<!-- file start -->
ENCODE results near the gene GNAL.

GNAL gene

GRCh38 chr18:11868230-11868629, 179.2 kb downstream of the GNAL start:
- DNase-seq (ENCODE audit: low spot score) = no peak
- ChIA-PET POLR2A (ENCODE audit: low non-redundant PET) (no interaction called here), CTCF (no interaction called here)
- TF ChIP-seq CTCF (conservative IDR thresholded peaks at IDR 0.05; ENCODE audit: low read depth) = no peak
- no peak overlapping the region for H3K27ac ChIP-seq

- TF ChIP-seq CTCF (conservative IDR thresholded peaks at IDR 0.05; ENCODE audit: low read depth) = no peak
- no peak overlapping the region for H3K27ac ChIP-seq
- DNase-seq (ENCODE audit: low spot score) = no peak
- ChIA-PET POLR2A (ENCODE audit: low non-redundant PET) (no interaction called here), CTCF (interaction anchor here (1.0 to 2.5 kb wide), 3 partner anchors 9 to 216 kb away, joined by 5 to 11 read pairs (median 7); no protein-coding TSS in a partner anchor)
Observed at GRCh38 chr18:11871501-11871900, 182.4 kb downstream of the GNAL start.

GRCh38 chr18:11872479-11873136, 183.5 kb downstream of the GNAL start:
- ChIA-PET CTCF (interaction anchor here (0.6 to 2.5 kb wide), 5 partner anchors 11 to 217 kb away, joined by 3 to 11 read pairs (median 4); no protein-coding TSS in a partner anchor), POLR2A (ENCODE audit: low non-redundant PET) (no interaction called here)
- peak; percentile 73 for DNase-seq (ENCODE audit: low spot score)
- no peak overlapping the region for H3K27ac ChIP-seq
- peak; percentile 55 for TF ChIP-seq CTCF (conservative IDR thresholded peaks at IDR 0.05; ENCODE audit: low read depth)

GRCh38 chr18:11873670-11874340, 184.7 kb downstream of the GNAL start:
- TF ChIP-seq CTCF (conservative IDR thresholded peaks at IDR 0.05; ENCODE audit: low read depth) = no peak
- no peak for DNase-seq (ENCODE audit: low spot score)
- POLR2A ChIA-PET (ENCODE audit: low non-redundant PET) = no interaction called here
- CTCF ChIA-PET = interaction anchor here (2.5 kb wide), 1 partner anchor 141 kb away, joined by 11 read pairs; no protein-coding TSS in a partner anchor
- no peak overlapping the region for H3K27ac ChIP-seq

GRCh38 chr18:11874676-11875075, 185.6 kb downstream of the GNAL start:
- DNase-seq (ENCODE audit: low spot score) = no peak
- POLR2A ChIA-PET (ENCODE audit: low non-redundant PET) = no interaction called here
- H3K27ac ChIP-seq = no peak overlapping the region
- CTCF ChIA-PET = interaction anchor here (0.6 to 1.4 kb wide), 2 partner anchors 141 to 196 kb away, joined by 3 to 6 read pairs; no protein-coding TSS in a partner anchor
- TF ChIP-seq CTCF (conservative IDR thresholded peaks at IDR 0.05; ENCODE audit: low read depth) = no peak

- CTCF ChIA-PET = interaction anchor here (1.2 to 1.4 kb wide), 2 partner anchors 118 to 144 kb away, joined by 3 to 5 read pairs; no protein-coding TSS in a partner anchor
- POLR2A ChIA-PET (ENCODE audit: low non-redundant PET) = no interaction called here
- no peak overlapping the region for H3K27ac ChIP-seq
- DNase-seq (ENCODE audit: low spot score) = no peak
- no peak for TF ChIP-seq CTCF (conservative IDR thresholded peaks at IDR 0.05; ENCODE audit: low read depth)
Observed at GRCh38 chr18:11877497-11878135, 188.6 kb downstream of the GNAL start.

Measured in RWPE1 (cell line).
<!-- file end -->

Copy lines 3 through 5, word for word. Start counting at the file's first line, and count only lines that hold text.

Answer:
GRCh38 chr18:11868230-11868629, 179.2 kb downstream of the GNAL start:
- DNase-seq (ENCODE audit: low spot score) = no peak
- ChIA-PET POLR2A (ENCODE audit: low non-redundant PET) (no interaction called here), CTCF (no interaction called here)